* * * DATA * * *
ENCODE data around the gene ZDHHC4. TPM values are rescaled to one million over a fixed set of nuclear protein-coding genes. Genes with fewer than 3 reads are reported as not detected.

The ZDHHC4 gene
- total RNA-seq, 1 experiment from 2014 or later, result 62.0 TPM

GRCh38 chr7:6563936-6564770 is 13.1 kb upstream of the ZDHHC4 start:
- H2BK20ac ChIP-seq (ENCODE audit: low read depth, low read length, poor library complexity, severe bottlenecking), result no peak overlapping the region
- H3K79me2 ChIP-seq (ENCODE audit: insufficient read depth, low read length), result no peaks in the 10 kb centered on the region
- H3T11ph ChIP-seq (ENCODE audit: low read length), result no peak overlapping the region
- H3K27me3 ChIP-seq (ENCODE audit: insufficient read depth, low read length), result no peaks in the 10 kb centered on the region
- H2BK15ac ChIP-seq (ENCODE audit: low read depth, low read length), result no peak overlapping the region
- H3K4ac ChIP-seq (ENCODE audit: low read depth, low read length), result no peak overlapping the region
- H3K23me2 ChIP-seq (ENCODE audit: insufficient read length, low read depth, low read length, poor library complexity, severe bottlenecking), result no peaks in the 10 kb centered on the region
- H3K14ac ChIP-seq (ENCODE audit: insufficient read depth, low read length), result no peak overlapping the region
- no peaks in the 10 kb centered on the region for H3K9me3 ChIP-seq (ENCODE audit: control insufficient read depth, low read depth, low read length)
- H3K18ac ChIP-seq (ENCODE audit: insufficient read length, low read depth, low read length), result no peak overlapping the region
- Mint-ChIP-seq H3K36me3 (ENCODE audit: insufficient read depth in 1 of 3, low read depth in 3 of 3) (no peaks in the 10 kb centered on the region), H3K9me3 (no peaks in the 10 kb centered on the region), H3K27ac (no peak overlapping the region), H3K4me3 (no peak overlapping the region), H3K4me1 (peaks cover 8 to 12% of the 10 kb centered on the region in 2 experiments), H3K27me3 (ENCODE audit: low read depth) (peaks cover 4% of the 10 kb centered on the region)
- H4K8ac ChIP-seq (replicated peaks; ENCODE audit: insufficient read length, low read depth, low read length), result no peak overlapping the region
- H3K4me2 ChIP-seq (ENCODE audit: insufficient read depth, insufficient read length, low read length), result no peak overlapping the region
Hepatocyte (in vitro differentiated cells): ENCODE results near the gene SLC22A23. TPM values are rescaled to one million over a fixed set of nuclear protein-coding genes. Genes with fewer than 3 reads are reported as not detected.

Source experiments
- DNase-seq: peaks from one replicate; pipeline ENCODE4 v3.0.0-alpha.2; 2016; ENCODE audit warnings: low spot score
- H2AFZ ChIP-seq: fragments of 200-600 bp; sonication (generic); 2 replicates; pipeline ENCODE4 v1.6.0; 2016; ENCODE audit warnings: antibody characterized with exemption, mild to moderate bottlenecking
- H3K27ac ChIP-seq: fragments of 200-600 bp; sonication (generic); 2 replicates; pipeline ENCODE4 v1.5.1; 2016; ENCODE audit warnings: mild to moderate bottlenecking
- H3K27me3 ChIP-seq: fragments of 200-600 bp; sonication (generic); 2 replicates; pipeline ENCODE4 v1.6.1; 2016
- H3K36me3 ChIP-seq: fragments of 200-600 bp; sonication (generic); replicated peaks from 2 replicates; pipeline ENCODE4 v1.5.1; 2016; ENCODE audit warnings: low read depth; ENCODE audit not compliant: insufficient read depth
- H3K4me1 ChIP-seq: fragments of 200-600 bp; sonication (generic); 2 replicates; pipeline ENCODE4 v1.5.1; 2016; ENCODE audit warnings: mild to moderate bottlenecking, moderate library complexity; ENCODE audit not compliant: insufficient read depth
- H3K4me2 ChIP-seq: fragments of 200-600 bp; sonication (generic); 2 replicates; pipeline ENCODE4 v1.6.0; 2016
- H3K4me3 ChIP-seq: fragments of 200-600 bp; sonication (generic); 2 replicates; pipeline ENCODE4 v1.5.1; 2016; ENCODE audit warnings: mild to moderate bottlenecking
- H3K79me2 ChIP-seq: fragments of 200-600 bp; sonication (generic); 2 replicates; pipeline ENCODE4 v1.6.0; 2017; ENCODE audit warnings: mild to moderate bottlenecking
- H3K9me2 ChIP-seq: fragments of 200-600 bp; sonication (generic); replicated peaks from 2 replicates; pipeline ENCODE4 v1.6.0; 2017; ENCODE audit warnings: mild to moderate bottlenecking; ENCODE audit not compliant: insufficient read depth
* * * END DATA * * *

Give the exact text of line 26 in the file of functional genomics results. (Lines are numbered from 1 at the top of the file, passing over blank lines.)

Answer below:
- H3K4me2 ChIP-seq: fragments of 200-600 bp; sonication (generic); 2 replicates; pipeline ENCODE4 v1.6.0; 2016